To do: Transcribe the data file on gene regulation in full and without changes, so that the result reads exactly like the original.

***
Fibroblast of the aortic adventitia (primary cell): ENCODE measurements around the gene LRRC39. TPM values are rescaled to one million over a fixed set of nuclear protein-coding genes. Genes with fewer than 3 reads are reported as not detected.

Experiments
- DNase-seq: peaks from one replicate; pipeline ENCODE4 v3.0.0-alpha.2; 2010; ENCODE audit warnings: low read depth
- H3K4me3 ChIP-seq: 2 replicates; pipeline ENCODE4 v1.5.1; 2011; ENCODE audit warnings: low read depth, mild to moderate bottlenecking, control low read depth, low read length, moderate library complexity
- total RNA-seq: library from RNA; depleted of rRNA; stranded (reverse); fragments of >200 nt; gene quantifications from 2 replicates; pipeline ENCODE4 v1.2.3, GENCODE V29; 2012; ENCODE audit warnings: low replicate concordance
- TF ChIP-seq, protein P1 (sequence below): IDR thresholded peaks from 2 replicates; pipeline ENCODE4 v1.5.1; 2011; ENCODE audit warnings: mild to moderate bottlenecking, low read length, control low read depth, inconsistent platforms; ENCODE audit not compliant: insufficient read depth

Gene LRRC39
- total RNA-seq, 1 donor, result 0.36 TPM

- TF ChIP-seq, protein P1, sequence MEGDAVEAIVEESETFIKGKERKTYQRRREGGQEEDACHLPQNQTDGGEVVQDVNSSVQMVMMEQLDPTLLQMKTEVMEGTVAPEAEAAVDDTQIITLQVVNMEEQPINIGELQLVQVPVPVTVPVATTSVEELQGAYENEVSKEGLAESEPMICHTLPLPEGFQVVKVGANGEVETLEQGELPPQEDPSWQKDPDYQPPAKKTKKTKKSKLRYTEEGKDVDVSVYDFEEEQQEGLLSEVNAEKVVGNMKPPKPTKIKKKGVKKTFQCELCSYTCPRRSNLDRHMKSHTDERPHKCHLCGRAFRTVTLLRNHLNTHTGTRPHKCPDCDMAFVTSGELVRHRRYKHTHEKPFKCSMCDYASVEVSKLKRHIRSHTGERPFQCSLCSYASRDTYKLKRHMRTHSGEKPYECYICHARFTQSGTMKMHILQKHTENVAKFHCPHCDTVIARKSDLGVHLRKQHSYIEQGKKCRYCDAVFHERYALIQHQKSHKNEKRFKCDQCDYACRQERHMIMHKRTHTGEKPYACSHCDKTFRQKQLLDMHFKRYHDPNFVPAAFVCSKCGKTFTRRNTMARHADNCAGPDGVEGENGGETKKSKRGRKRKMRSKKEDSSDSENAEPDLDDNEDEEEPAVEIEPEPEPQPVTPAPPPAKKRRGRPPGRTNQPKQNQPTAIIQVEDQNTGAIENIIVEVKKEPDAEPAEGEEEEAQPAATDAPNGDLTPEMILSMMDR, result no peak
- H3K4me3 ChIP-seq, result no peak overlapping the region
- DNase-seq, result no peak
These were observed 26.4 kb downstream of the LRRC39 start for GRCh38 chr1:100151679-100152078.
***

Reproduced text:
Fibroblast of the aortic adventitia (primary cell): ENCODE measurements around the gene LRRC39. TPM values are rescaled to one million over a fixed set of nuclear protein-coding genes. Genes with fewer than 3 reads are reported as not detected.

Experiments
- DNase-seq: peaks from one replicate; pipeline ENCODE4 v3.0.0-alpha.2; 2010; ENCODE audit warnings: low read depth
- H3K4me3 ChIP-seq: 2 replicates; pipeline ENCODE4 v1.5.1; 2011; ENCODE audit warnings: low read depth, mild to moderate bottlenecking, control low read depth, low read length, moderate library complexity
- total RNA-seq: library from RNA; depleted of rRNA; stranded (reverse); fragments of >200 nt; gene quantifications from 2 replicates; pipeline ENCODE4 v1.2.3, GENCODE V29; 2012; ENCODE audit warnings: low replicate concordance
- TF ChIP-seq, protein P1 (sequence below): IDR thresholded peaks from 2 replicates; pipeline ENCODE4 v1.5.1; 2011; ENCODE audit warnings: mild to moderate bottlenecking, low read length, control low read depth, inconsistent platforms; ENCODE audit not compliant: insufficient read depth

Gene LRRC39
- total RNA-seq, 1 donor, result 0.36 TPM

- TF ChIP-seq, protein P1, sequence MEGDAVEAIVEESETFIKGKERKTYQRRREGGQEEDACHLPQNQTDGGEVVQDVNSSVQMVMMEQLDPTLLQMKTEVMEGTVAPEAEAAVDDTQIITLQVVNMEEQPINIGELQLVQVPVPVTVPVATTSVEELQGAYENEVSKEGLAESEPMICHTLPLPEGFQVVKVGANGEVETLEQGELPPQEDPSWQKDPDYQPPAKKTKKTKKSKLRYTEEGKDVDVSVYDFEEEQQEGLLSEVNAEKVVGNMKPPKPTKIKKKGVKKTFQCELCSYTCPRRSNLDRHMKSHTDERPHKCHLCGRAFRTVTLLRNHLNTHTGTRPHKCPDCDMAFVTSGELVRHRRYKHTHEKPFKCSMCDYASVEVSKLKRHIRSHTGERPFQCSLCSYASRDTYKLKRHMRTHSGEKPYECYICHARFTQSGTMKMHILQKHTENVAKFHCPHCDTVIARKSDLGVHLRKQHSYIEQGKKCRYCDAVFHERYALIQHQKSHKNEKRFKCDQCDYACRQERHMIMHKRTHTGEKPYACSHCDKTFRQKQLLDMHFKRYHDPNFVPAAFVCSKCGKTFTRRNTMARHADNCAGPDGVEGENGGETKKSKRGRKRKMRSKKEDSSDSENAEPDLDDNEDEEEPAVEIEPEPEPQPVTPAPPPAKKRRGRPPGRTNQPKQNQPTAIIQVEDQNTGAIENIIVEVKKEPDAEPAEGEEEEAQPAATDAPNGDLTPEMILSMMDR, result no peak
- H3K4me3 ChIP-seq, result no peak overlapping the region
- DNase-seq, result no peak
These were observed 26.4 kb downstream of the LRRC39 start for GRCh38 chr1:100151679-100152078.